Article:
Grasping For An Answer On Why The Media Misrepresents Public Relations

By Edward M. Bury, APR (aka The PRDude)

The venue was outstanding: A cool, modern private club in downtown Chicago.

The event attracted a dynamic crowd: Public relations leaders from across the metropolitan region.

To me, the perfect combination to gain insight into a question that has been a nagging issue for years. First, some background.

The Arts Club of Chicago, shown here in a warmer time of the year.

Last evening, I joined public relations professionals at the PRSA Chicago 2018 reception to honor the Distinguished Leader of the year. The event was held at the Arts Club of Chicago just off North Michigan Avenue. For 2018, the chapter honored Jon Harris, the highly-respected Senior Vice President and Chief Communications Officer of Conagra Brands.

It would be an opportunity to visit Chapter friends I’ve known over the years, and of course, meet new members of the profession.

But, I had an ulterior “alternative” motive, of sorts: Seek insight from the senior public relations professionals assembled as to what the industry could do to address the misrepresentation of “public relations” by the media.

Navigating between samples of passed hors ‘doeuvres and glasses of red wine, I saw an opportunity to chat with a distinguished man sitting alone. After introductions, the man said he manages the Chicago office of a well-known agency and entered the profession following years as a newspaper reporter.

Outstanding, I thought: This man can bring a perspective from both sides of the equation.

So, sensing the awards ceremony was about to commence, I presented my question, citing a recent example of media misrepresentation, one that was glaring, obvious and to me, stunningly stupid.  He paused for a moment and appeared slightly taken aback.

“Well, you know,” he said, “Sometime we work to keep our clients out of the media.”

I nodded.

The ceremony began.

My question remained unanswered. Rest assured, I will keep searching, keep asking.

What the Calendar Tells Me This Thanksgiving Eve

By Edward M. Bury, APR (aka The PRDude)

Along with celebratory events, there are a couple of academic-related and a dental appointment on my December schedule.

It all starts in earnest today.

Thanksgiving Eve metaphorically ushers in the “holiday season,” a bittersweet time from some perspectives. (Although “holiday” focused advertisements and other promotional messages have blanketed print, broadcast and digital mediums for several weeks.)

For those who could count their blessings through health and prosperity, family and friends, it’s indeed “the most wonderful time of the year.”

But for those who are sick and in need of food and shelter, alone or cast aside, it’s just another five-plus weeks of despair, sadness and uncertainty.

I count myself in the former group, blessed and thankful, although concerned that in this world we’ve inherited and nurtured that more of us are not included among those who have reason to be thankful.

The image of the calendar that accompanies this post reveals (if you can decipher my somewhat shoddy penmanship) notations of holiday-based parties and events slated for the month ahead — and that’s what I have scheduled as of today.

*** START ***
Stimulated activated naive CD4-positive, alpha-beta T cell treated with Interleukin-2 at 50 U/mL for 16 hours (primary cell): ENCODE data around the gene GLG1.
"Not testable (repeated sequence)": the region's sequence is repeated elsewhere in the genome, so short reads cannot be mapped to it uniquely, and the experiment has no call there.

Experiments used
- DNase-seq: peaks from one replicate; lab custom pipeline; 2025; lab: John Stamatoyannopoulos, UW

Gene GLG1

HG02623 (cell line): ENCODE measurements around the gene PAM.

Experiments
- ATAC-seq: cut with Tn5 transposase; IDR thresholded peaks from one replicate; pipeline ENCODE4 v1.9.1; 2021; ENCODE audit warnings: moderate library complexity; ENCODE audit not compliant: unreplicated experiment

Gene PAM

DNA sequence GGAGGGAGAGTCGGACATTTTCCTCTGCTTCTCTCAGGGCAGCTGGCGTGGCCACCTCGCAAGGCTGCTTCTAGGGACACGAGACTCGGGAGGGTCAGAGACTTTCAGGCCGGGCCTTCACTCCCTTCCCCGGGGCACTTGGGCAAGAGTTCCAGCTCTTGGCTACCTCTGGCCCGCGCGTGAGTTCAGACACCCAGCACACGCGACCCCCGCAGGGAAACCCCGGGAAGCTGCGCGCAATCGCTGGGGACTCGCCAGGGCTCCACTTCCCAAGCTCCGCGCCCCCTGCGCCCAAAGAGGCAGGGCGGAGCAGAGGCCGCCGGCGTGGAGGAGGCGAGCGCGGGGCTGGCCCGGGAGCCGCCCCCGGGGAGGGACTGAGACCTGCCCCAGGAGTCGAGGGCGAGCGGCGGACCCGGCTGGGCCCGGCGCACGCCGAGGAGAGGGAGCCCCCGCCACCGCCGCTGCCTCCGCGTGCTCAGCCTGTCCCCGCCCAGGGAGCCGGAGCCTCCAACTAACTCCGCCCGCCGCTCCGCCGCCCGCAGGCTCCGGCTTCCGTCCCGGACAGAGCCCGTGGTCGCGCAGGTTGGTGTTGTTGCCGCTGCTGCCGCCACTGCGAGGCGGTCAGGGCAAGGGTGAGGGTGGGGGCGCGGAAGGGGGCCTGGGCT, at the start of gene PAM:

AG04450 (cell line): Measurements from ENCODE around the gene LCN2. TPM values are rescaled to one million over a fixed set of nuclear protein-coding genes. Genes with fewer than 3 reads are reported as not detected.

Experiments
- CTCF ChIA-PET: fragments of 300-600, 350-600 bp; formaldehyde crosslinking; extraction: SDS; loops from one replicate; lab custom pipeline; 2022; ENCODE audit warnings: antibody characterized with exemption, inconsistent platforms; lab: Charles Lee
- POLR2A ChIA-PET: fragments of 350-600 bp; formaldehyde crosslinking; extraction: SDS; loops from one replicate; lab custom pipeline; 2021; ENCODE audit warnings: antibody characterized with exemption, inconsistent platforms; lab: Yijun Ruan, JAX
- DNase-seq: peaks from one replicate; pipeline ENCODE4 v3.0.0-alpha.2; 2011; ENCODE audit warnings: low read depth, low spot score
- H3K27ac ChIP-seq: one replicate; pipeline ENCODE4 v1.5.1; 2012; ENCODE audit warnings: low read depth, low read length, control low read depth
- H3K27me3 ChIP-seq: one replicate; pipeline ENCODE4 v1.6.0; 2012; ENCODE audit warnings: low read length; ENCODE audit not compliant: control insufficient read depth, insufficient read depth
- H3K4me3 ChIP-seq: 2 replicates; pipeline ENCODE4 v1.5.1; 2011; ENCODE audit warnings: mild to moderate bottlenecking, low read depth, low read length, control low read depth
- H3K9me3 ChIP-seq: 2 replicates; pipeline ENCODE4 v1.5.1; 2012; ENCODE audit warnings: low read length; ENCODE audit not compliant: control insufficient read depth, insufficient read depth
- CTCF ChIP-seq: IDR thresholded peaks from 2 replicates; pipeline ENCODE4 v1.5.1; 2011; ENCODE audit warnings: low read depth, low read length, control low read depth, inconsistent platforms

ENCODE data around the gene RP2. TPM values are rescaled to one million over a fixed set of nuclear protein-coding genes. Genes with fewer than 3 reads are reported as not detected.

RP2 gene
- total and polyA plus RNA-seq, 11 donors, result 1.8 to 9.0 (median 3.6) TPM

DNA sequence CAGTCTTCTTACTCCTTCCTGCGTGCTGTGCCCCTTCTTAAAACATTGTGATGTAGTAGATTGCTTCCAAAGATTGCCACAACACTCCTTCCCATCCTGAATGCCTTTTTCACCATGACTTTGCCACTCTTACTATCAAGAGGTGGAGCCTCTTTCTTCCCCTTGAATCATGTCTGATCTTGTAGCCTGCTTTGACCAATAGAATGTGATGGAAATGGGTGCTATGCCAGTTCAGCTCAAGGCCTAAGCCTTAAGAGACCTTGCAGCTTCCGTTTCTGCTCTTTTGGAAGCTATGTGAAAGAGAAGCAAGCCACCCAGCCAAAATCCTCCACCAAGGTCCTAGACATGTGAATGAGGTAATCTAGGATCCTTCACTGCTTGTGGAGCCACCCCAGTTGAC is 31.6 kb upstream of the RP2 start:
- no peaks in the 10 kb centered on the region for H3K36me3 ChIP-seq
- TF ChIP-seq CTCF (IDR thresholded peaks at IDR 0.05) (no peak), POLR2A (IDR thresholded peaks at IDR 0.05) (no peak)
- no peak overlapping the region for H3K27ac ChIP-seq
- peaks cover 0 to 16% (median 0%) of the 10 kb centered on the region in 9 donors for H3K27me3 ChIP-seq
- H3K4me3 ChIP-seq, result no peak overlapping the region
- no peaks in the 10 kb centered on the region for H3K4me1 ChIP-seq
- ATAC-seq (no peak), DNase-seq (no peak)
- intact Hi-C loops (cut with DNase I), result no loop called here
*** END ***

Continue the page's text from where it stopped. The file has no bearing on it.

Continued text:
If history is an accurate barometer, assuredly there will be more appointments to note.

For the fact I was invited to share this time of year with others, I am, indeed thankful. There will be merriment, laughter, spirited conversation, food and libations.

From another perspective, I’m thankful for this time — right now — as I share these thoughts from my quiet office. It’s during these solitary times I find truth and beauty.

The Armistice on This Day in History

By Edward M. Bury, APR (aka The PRDude)

This image of the poppy is courtesy of the Guardian.

On this day, November 11, 100 years ago, an armistice was signed to end the “War to End All Wars.” Today, the world remembered.

Obviously, this lofty objective for mankind didn’t happen.

And, based on what’s taking place in some parts of the world, unfortunately, the end of war won’t happen — at least not any time soon.

But to put the armistice ending World War I to perspective, here’s a short account of wars the United States has been involved in since 1918, and when the fighting stopped:

  • World War II — The Axis powers surrendered on May 8, 1945.  The surrender of Imperial Japan was announced on August 15 and formally signed on September 2, 1945.
  • Korean War — Fighting ended on July 27, 1953, with an armistice that approximately restored the original boundaries between North and South Korea.
  • Vietnam War — On January 15, 1972, all U.S. combat activities were suspended. Unfortunately, the fighting continued until April 1975 when Saigon fell to the communists.
  • Gulf War — With the code name of Operation Desert Shield, this war in Iraq ended January 17, 1991.
  • War in Afghanistan — The U.S. involvement started in 1999. The U.S. still has armed forces in this war-ravaged nation.

Of course, there are many, many other wars that took place since the armistice was signed a century ago — and some were undeclared conflicts like the Cold War.  (Is that conflict really over?)

Regardless, I just hope the powers of the world can revisit what led to the start of World War I and want led to its end. Perhaps it will take less than 100 years to mark the end of a war that really means the end of all war.